IN THIS ISSUE
- A pivot update and a couple of projects I’m working on
- What a hopper is and why you need one
- Why building hoppers for others is a profitable idea
- What you should use to build a hopper community
It’s hard to believe kids will be going back to school soon, but here we are.
Before I finish this newsletter, I hope you’ll join them.
But instead of school, I want you to go to Skool!
Update on the Pivot
Yep, still pivoting to a longer form newsletter, but running a bit behind.
I’m back today to keep the momentum going and to share a couple of interesting tips with you.
Why You Need a Hopper
When I wrote the Invisible Selling Machine, I didn’t say anything about this concept.
How could it get any better?!
Well, I don’t know, would you like to 2x or 3x your conversions?
Is that better enough for you?
I thought so.
“Hopper” is just another name for a container, but think of it as a temporary place where you store things and frequently look in on them.
The things we’re talking about are your subscribers.
Specifically, a segment of your subscribers.
Or even just people that you’ve attracted from outside your email list.
And a hopper is just another word for a community.
Like a Facebook Group.
But we’re starting to like Skool better right now (more on that later).
The Hopper Value
Why do you want a hopper?
First, it’s baseline useful to “clone” your data (your list) into more than one place. You can’t be too sure, right? Things go away unexpectedly sometimes.
Second, you’ve just added an interesting new channel to talk to those people. It’s no longer a predominantly one-way, en-masse communication. It’s now two-way, interactive, and more frequent.
And third, you can create hoppers from hoppers and have hyper-focused conversations.
All this to say, you should be able to sell more of your existing offers and iterate faster on your new offers.
But Why Call It Hopper?
I mean, it is a fun name, right?
You put folks in the hopper and then you interact with them.
Let them percolate and simmer in there.
And then occasionally pull out some stew (sales)!
But Wait, There’s More
There’s a subtle new capability that becomes more possible now.
This takes some explaining, but that’s why I’m here for you!
When people don’t buy from you off your list, how close or far away are they from buying?
You don’t have an easy way to know, so you let them be and move on.
But what if a few of those people needed a question answered or even just a quick reminder?
A few of your words get them off the fence and into your sales column!
This is something you could not as easily do from your email list.
It’s Not Easy
I’ll be honest, it’s not as straightforward as it sounds.
You have to identify the people that are on the fence and need your words. But can we agree that’s a solvable problem?
There are ways to segment subscribers on your email list.
And there are ways to observe interactions in your hopper communities. Things like Likes, Views, Posts, etc.
It may not be easy, but it’s doable.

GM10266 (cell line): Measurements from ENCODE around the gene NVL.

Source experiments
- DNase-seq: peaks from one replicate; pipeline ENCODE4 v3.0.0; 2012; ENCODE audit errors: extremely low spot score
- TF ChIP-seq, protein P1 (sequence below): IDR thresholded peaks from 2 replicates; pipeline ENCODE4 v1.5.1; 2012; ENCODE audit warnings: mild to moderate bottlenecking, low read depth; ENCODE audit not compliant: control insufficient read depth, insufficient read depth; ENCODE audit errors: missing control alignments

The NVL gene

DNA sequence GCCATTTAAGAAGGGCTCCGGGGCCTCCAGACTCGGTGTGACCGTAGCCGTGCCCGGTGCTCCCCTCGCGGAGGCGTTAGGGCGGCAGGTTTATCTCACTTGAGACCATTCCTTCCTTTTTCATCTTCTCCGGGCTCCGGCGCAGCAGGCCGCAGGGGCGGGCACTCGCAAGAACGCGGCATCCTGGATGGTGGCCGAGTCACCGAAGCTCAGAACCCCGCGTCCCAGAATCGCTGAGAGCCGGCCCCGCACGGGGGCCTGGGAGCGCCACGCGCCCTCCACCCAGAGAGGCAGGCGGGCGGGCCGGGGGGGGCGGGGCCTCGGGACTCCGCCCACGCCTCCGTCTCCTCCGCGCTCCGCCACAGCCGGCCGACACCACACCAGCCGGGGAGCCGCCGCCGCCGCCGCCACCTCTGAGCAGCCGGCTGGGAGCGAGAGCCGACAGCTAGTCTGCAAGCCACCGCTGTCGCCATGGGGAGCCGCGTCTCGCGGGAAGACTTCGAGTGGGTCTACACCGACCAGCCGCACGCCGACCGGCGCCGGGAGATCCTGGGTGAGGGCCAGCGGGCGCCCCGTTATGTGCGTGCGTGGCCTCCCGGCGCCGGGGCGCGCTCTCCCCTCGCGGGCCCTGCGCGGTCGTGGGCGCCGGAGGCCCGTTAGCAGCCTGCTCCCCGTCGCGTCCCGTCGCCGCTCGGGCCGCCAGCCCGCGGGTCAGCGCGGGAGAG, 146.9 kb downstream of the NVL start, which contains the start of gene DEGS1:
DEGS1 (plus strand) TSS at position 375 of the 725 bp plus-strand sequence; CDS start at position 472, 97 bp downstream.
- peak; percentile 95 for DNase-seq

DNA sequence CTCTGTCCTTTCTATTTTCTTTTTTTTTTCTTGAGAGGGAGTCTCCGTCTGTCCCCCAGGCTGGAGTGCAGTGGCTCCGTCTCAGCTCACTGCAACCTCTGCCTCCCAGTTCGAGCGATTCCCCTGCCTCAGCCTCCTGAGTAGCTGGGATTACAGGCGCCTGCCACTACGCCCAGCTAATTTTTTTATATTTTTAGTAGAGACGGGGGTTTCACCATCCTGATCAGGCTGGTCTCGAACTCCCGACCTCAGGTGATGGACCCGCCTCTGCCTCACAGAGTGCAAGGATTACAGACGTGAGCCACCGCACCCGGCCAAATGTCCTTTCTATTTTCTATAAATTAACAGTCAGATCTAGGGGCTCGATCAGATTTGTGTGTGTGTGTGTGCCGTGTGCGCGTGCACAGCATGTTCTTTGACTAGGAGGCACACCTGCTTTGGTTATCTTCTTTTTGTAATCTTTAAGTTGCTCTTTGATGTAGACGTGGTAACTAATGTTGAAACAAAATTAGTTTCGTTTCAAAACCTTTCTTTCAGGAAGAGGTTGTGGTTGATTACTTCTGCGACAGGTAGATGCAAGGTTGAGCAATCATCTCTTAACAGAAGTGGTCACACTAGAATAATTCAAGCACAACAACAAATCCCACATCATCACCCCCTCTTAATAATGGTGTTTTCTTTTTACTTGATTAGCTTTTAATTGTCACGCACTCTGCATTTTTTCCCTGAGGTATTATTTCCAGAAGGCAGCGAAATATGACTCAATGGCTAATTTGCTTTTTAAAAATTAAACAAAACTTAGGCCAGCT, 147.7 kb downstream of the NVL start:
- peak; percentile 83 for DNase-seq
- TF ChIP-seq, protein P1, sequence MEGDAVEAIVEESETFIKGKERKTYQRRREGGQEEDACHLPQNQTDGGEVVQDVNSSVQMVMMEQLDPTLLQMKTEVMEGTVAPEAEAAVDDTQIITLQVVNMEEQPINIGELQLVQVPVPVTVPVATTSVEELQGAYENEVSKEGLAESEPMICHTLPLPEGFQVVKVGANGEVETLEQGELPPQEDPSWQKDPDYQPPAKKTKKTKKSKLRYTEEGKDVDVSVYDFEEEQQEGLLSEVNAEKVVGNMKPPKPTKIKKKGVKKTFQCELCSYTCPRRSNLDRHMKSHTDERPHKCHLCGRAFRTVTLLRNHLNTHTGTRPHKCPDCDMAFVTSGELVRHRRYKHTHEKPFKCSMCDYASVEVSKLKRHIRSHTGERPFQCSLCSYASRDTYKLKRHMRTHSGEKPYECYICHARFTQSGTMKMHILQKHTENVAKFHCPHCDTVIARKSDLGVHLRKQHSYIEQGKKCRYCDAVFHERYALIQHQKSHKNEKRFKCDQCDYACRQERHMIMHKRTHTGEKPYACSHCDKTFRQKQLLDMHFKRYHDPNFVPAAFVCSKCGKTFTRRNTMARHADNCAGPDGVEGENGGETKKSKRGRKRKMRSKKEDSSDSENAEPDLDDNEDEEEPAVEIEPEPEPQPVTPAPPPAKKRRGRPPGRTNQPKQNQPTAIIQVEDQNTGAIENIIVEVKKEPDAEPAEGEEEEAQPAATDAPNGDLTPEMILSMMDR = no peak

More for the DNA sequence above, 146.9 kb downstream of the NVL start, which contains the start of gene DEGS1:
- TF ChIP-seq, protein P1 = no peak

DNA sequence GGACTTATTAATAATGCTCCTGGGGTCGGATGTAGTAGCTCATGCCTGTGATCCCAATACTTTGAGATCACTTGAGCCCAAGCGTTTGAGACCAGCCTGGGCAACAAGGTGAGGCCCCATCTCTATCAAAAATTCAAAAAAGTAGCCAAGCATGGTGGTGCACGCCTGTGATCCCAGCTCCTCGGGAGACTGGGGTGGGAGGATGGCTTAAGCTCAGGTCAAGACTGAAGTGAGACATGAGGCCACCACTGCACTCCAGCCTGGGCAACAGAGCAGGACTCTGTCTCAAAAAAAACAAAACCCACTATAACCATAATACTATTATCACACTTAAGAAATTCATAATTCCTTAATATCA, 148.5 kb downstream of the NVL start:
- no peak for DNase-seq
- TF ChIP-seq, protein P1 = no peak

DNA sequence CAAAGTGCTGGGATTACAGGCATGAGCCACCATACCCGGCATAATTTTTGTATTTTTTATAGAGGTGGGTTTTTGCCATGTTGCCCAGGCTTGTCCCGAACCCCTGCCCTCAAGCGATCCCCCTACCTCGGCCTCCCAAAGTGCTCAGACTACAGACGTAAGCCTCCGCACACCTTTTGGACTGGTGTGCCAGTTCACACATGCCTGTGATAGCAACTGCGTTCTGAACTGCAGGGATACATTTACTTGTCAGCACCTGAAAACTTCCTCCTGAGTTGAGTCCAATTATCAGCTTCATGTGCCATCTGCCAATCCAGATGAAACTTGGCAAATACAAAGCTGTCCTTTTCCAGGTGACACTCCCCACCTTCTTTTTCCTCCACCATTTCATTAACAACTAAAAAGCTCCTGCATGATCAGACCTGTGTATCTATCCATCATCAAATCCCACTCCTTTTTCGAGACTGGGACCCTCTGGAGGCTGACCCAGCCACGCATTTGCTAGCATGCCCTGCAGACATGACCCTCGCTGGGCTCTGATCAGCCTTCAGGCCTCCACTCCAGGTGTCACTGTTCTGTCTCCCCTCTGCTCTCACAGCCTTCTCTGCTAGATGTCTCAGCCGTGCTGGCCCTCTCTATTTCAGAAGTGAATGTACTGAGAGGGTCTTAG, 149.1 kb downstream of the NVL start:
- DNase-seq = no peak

These are the people you need to talk to as mentioned above.
Does it make sense?
Identify the fence sitters, talk to them one-on-one, and get a yes (sale) or a no (closure).
In your hopper you can also leverage this new two-way conversation capability that you have.
A two-way conversation helps you:
- Do more frequent world-building
- Test interest in an upcoming offer
- Make offers.
As you do with your email list, you’re pulling people into a new belief system through various world-building techniques.
Your hopper enables you to post and interact in a rich way which accelerates progress toward your sales goals.
If you’re thinking about making a new offer, you can use a sequence of posts to gauge interest and iterate.
It’s just a tighter feedback loop.
And what you learn can be fed back into your email list content if it makes sense to do so.
Hoppers For Others
As is the theme of my newsletters, what you can do for yourself, you can do for others.
Or, what you can’t do for yourself because you don’t have a big list asset, you can do for others for a piece of the pie.
Find someone with an email list and a successful set of offers but with no hopper community. Propose that you do all the work to build them a new revenue stream.
So why Skool vs. a Facebook Group?
The truth is, you can make it work with any of those options, but Skool offers a few advantages in my humble opinion:
- Simple and clear interface. It’s just not as cluttered and really, really simple to set up.
- Gamification. Built-in gamification hooks increase engagement and participation.
- Low chat friction. At this point, you don’t have to be a follower to chat one-to-one.
- Sovereignty. I don’t want to be one of those people, but I think we can all accept that depending on Facebook Groups is unwise.
And at the risk of undermining my credibility, Skool offers an affiliate program that pays you $39 per month for each community that you refer.
If you use none of the above concepts, you could also just figure out how to compel people to create Skool communities.
School isn’t such a bad thing, right?
A couple of last unrelated things:
- I’m in the process of building a referral agent site as discussed in the Real Estate Caddy; stay tuned
- I’m rebranding this site sometime soon to digiassetbuilder.com; I hope you’ll join me there.
Live long and prosper.
P.S. If you liked this newsletter, please consider leaving me a testimonial to help me spread the word.